Blog: Social media and the right to a fair trial

Andrea Martin
Andrea Martin

Andrea Martin, partner at MediaLawyer Solicitors, writes on social media and the law in the aftermath of the Belfast rape trial.

The anger in the voice of Joe McVeigh, solicitor for Paddy Jackson, after the acquittal of his client and three others in the now notorious, and deeply disturbing, “Belfast rape trial”, was obvious, when he referred to the way in which social media had been used during the trial.

In the UK, the Contempt Act 1981 provides clear statutory rules for the reporting of trials so as to avoids interfering with the administration of justice. In Ireland, we have no such Act. We rely on the less clearly defined common law principles of contempt law, which have developed over the years through various court judgments.

The Lord Chief Justice for England and Wales introduced Guidelines in 2011 for the use of social media during trials in England and Wales. Effectively, these Guidelines allow members of the media – who are expected to know what their legal obligations are under contempt law – to use social media in court. Anyone else must request permission from the judge to do so. That permission can be withdrawn at any time. Those Guidelines only cover the use of social media in court. What happens outside the courtroom is a separate question.

During the Graham Dwyer trial in 2015, a blogger was called before the court and ordered to cease an ongoing daily analysis of the credibility of evidence as it was given.

In 2017, the retiring Chief Justice Susan Denham, in one of her last public speeches in office in, spoke of the importance of introducing guidelines that would address the “who, what, when” for social media use in Irish courts.

Under our 1937 Constitution, the right to a fair trial is guaranteed by Article 38.1. The rights to freedom of expression (Article 40.6.1) and the public administration of justice (Article 34.1) are also constitutionally protected. It was Judge Denham, in a case in 1998, who established the principle that where a “mutually harmonious application” of these rights could not be achieved, then “the accused’s right to a fair trial is superior to the other rights in the balance”.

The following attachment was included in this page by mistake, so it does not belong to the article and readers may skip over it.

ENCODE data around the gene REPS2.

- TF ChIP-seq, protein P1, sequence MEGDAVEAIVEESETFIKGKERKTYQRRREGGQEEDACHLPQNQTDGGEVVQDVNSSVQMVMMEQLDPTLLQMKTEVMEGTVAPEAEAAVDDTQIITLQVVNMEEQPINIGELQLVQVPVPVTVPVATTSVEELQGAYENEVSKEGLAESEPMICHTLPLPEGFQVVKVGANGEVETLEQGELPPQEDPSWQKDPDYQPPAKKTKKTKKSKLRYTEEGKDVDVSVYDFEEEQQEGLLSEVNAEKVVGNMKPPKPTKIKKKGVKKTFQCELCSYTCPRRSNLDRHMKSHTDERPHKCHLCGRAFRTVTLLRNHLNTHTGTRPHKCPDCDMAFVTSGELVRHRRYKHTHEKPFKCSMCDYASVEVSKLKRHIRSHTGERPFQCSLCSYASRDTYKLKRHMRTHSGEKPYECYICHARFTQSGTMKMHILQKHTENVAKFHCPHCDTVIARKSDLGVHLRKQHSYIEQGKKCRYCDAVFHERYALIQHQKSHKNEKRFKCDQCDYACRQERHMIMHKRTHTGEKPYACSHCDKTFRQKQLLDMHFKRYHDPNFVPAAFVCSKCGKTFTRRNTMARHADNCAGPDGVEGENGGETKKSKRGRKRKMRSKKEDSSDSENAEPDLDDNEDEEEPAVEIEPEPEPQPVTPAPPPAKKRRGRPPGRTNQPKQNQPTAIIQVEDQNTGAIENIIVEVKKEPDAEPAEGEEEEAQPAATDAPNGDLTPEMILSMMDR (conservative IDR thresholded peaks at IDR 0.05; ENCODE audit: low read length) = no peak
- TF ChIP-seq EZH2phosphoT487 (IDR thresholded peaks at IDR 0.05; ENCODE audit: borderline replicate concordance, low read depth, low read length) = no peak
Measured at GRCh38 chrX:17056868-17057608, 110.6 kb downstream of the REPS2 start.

A trial judge in Ireland is entitled to make such orders concerning coverage of the trial as she sees fit in order to ensure the accused’s right to a fair trial is protected. Realistically, for a judge to try to manage and control the use of social media generally during a trial is utterly impractical. Legislation may be required to ensure any guidelines issued by our Courts are enforceable.

It’s impossible to say how or if the Belfast rape trial, in terms of its outcome, was influenced by social media postings about the trial and about the individual complainant and defendants. Judge Patricia Smyth repeatedly told the jury they must not look at social media about the trial and it would be unfair to presume they intentionally did otherwise. I for one, would find it extremely difficult not to look at social media for nine full weeks, however.

One thing is certain, a parallel trial in the court of online public opinion was taking place at the same time as the actual trial. The extent to which social media activity of this nature has the potential to undermine the fair administration of justice needs to be looked at carefully. Any guidelines or legislation must find the right balance between ensuring trials are fair, while protecting the right freedom of expression and the transparency of our judicial system through the public administration of justice.

This article first appeared in the Sunday Independent on 1 April 2018.

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